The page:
Formal Verification Meets Machine Learning (Seminar)

Seminar in Theoretical CS, Winter 2021/22


  • 19.06.2021: we are online

Dates & Deadlines

TBATopic preferences due
TBADetailed outline due
TBASeminar report due
TBAPresentation slides due

Introduction and Assignment of Topics

  • Slides of introduction


The term formal verification refers to theory and practice of computer-supported mathematical analysis methods for ensuring correctness of software (and hardware) systems. The modeling and verification of such systems is an important issue. In particular, safety-critical systems are ones in which errors can be disastrous: loss of life, major financial losses, etc. Techniques to safeguard against such scenarios are essential for such systems. Testing can identify problems, especially if done in a rigorous fashion, but is generally not sufficient to guarantee a satisfactory level of quality. The latter (additionally) requires proving correctness of systems via automated deduction, e.g., using theorem proving or model checking as a core reasoning method.

A prominent field related to artificial intelligence (AI) is the one of machine learning (ML). Very broadly, machine learning describes algorithms that independently learn from data that is observed in possibly unknown environments. Applications are – only to mention a few – given in autonomous systems, computer vision, and video games. In the real world, these previously not well-defined environments carry the risk of taking safety-critical action along the way of obtaining optimal strategies.

Growing application areas for machine learning, such as autonomous driving, require the exclusion or likely avoidance of unsafe behaviors. An important question is then, how confidence in system behaviors obtained from machine learning can be transferred to formal verification. Vice versa, industrial usage of verification methods such as model checking still suffers from scalability issues for large applications. Leveraging the capabilities of machine learning to assess large data sets will help to enable the verification for more realistic systems. In this seminar, the following approaches will be addressed:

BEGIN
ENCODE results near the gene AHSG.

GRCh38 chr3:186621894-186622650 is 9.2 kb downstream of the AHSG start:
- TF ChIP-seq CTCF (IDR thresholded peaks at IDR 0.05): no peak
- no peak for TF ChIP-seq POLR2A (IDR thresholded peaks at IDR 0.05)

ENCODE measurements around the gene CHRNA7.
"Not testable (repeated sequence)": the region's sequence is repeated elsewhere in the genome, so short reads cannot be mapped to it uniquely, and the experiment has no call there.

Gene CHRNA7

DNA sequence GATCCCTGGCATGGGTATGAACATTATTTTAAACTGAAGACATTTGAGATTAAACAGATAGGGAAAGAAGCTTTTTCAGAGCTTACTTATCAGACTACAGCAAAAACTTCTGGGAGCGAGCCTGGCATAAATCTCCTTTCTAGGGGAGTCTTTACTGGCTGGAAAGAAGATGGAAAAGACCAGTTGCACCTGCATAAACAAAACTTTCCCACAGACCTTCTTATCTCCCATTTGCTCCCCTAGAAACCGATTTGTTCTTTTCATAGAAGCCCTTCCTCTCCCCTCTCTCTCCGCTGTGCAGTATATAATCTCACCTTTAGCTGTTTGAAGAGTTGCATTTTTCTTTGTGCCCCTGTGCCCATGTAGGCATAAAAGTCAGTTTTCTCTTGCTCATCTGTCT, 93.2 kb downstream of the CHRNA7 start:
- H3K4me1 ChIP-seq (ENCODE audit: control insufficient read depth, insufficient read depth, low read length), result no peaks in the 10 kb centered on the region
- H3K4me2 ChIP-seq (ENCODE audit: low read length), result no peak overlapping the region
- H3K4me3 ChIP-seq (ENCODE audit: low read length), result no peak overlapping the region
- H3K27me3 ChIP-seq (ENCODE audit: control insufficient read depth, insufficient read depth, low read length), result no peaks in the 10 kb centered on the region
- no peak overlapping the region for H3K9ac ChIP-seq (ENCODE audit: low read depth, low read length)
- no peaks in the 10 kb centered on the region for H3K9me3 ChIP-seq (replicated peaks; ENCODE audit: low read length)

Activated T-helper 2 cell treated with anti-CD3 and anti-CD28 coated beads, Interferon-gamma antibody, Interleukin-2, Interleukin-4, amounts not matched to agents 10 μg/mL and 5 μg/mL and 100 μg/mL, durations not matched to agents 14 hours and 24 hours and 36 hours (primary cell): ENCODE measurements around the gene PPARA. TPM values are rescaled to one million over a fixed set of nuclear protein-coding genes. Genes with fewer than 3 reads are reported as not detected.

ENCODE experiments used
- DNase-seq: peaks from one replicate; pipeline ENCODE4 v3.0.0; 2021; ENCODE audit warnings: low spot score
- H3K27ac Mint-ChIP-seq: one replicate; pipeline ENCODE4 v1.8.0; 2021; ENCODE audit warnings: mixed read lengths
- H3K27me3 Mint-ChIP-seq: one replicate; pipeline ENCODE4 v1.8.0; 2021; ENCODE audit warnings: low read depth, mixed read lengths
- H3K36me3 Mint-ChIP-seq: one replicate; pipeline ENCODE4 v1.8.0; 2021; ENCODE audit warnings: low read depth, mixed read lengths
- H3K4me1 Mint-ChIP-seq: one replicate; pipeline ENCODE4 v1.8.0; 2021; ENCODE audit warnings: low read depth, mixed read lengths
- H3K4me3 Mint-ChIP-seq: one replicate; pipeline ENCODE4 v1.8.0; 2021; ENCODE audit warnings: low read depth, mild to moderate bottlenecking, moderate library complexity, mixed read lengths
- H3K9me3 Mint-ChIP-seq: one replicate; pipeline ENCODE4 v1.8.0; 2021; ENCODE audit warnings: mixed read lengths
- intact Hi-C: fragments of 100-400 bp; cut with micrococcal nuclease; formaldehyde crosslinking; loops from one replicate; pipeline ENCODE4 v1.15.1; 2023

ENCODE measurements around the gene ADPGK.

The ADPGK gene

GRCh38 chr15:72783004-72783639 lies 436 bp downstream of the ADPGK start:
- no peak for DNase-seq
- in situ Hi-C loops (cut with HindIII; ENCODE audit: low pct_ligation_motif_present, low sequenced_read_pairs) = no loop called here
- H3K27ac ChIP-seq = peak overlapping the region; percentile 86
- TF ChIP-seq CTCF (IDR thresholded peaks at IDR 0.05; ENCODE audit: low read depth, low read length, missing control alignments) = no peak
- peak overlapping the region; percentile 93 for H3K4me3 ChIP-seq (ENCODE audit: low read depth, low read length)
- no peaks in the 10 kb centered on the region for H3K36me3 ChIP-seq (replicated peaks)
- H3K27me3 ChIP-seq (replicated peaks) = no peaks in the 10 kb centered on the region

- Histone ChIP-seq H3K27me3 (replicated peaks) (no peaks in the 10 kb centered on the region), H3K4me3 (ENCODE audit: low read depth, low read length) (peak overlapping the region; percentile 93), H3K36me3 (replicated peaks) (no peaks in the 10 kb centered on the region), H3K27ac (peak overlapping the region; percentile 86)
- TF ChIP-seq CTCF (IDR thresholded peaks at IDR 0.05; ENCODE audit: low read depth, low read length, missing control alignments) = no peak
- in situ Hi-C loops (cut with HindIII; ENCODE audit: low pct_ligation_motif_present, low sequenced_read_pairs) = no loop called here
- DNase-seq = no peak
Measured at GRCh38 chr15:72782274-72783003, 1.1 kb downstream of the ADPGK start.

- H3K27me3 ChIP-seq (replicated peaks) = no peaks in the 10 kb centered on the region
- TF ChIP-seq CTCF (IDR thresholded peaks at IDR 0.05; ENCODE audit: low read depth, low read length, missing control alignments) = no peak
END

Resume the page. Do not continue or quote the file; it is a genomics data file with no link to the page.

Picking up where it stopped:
• Employing learning techniques for software development and verification
  • Safety analysis of deep neural networks


(The annotations “B” and “M” respectively refer to topics on Bachelor and Master level.)

Learning for Program Verification

Learning for Program Synthesis

Verification of Deep Neural Networks


Basic knowledge in the following areas is expected:

  • Formal languages and automata theory
  • Mathematical logic
  • Probability Theory

Previous knowledge in machine learning and semantics of programming languages is helpful but not mandatory


Registration to the seminar is handled via SuPra. Later registrations are not possible.

Additional Material


Thomas Noll <noll at>